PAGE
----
Donald Trump's Treasury Buyback Plan

Republican presidential candidate Donald Trump has made news in the past week with several comments about the national debt. In his remarks, he said that if interest rates on Treasury securities rise, he would buy back debt at a discount. He also said that the US would never need to default because it can always print money to finance debt. As part of our Fiscal FactCheck project, we explained how Trump's debt buybacks would work and discussed his comments about printing money.

Read the full explainer at Fiscal FactCheck.

Treasury buybacks have been done a few times historically during periods of large surpluses, most recently being undertaken from 2000 to 2002. The purpose of these buybacks has been to bring the amount of Treasury securities in line with borrowing needs and ensure that new more highly-traded Treasury securities continue to be issued. By contrast, Donald Trump’s proposed buybacks would be occurring in the context of deficits rather than surpluses. These buybacks could happen if interest rates increase as expected, providing an opportunity to buy back old debt at a discount. The result is that the total value of federal debt would fall, but the higher interest rates on the new bonds issued to finance the purchase would cause the federal government’s interest payments on the debt to remain about the same as before. Thus, the impact on the federal government's finances would be insignificant.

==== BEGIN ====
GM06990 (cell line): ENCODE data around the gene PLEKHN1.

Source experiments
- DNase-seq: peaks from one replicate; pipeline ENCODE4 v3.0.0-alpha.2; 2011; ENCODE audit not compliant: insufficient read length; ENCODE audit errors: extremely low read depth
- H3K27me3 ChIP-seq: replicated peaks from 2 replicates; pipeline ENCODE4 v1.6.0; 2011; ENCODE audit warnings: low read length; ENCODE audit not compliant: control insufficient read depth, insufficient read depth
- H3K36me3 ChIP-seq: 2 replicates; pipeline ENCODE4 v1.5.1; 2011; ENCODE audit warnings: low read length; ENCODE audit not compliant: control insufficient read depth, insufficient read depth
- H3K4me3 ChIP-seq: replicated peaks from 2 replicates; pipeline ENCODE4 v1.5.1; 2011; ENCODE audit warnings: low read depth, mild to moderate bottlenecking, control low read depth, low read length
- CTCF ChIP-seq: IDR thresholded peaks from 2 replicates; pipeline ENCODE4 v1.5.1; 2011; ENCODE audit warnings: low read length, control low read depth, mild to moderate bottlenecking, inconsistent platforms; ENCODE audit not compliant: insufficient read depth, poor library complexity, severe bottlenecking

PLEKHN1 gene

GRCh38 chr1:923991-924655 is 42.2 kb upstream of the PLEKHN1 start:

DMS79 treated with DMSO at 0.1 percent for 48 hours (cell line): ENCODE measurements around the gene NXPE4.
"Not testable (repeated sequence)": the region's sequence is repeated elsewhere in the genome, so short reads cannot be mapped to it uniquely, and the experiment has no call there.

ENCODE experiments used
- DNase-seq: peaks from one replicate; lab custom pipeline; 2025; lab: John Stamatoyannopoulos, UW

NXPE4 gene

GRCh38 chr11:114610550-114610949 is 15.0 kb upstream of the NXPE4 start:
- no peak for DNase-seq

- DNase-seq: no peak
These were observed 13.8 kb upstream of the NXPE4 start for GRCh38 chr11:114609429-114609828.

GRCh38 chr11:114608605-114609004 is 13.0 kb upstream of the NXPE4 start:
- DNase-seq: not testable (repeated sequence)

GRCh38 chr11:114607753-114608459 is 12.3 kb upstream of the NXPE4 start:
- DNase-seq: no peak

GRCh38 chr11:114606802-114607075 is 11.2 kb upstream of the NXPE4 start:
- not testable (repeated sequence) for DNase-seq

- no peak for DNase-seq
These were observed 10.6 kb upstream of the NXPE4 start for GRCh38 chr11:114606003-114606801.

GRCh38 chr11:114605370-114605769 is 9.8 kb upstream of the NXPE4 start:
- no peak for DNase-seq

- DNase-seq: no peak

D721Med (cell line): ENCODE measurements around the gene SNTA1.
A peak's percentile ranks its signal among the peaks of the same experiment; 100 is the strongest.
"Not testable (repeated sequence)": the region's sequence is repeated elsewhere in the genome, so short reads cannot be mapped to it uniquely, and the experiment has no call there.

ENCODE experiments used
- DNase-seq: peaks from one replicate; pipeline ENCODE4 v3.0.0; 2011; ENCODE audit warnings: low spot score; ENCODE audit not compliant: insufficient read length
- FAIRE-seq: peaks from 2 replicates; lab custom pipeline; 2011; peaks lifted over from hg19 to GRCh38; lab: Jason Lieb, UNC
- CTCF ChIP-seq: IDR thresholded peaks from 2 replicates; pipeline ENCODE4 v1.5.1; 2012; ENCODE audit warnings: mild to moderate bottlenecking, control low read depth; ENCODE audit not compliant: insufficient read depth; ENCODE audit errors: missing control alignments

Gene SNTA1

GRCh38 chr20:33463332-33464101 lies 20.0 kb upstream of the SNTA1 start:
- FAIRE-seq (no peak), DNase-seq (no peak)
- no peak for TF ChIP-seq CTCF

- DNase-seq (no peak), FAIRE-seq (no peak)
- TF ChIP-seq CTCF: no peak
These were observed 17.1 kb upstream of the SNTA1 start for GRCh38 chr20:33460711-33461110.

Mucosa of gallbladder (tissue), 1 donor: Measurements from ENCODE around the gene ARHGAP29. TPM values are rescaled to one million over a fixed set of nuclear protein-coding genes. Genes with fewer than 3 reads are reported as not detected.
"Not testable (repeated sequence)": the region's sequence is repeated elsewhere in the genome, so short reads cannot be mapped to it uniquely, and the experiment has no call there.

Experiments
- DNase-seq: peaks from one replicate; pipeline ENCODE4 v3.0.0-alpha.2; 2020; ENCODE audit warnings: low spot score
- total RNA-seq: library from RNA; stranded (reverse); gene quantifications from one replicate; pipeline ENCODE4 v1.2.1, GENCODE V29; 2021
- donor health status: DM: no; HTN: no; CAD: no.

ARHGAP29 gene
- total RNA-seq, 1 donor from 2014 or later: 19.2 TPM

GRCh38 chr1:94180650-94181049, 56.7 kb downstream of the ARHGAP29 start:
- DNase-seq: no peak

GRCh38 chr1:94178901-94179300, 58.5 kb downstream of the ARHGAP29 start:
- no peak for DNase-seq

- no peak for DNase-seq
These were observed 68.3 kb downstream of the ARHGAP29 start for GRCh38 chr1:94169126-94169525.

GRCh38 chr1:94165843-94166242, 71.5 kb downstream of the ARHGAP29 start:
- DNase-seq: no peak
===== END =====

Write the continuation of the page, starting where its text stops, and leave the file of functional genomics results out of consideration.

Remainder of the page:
With regards to Trump's comment about default, it is true in a mechanical sense: because the US has its own currency and monetary policy, it can print money to buy bonds if investors are unwilling to buy debt at all or only at very high interest rates (assuming that the Federal Reserve is willing to print the money to do so). Of course, there are clear limits to this policy, and running up large amounts of debt and financing it by printing money would cause a jump in inflation and interest rates; at some point, default may actually look to be a more attractive option.

Read the full explainer at our Fiscal FactCheck page.

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